The Conflict in Ethiopia: A Humanitarian Disaster

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The Conflict in Ethiopia: A Humanitarian Disaster

In conversation with Paulos Tesfagiorgis, Pierre Beaudet

While over 950,000 people are on the move in the northern province of Tigray, a huge humanitarian disaster is already hitting Tigrayans hard. One of the aggravating factors is that the Ethiopian army currently occupying Tigray is trying to prevent people from crossing over to Sudan. Large numbers of people are displaced and end up in make-shift camps without UN support or protection. Moreover, the UN reports several attacks that have caused havoc and destruction in these camps.

Adding to that disaster, the United Nations fears massive community transmission of COVID in Tigray, increased by displacement... and the collapse of health services. The UN Office for Coordination of Humanitarian Affairs (OCHA) says that only a small fraction of the needy population (2.3 million out of the total population of 6 million) have accessed emergency support (food, medication, shelter). According to Paulos Tesfagiorgis, “the strategy seems to be to transform the war into mass starvation so that the people of Tigray will either die or become beggars unable to have a meaningful say in their own present and future fate.”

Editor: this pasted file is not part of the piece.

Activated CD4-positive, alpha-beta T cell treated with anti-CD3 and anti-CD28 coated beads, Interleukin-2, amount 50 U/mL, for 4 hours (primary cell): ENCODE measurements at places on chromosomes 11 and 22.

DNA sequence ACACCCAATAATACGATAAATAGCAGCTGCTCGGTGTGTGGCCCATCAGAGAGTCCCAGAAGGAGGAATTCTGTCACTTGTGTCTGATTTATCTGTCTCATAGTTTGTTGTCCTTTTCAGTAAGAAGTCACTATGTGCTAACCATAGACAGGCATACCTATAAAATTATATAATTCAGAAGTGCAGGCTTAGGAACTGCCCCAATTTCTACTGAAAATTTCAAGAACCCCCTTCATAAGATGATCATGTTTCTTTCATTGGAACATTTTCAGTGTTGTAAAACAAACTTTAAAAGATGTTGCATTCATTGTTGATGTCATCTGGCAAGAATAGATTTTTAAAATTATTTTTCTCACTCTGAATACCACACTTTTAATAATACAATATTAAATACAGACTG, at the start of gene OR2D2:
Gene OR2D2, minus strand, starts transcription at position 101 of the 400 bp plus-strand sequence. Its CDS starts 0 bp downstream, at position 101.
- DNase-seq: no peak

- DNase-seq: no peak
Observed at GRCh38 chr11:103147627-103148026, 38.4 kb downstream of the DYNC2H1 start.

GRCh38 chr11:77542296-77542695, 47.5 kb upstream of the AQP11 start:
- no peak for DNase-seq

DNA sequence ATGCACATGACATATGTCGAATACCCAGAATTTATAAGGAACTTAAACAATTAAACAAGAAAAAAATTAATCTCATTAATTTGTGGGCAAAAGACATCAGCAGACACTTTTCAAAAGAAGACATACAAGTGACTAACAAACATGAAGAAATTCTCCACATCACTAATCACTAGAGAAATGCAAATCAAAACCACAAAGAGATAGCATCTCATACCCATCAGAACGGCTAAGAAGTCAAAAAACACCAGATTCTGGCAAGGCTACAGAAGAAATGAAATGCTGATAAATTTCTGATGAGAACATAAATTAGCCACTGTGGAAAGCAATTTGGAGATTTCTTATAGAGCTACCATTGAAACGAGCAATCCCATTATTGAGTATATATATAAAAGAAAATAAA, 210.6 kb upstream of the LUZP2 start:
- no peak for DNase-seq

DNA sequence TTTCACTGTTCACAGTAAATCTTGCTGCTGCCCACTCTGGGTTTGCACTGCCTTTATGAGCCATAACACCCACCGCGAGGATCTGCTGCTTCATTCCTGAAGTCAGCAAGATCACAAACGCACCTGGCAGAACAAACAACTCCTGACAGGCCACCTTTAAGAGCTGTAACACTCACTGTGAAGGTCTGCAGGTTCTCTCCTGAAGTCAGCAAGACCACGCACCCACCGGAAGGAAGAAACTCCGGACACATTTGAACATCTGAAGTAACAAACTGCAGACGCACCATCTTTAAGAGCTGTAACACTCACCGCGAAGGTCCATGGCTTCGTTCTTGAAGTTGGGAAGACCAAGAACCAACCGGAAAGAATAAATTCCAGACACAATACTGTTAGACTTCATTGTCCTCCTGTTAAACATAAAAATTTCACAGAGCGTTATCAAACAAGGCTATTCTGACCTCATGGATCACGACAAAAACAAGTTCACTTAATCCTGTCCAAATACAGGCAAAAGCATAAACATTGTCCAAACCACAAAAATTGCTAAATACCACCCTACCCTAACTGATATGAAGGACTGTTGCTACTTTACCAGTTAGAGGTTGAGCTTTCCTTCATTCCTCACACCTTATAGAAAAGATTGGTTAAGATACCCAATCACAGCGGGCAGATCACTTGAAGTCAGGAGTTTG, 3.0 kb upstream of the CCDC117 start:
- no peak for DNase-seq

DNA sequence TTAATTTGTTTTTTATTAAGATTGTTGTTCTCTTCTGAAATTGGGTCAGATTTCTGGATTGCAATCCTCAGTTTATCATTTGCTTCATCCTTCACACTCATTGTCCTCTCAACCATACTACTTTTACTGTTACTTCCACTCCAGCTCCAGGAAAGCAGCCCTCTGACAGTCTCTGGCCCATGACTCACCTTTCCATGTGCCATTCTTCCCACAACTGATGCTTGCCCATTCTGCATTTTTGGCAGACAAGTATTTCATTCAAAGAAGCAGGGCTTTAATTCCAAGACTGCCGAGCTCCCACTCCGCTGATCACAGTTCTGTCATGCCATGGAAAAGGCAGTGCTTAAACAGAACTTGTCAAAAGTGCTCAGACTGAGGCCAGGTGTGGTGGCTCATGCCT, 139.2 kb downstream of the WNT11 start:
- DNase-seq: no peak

The UN reports that hospitals (outside Tigray’s capital Mekelle) have been looted and destroyed. Humanitarian convoys set up by the UN sit idle and cannot go into the most-affected regions.

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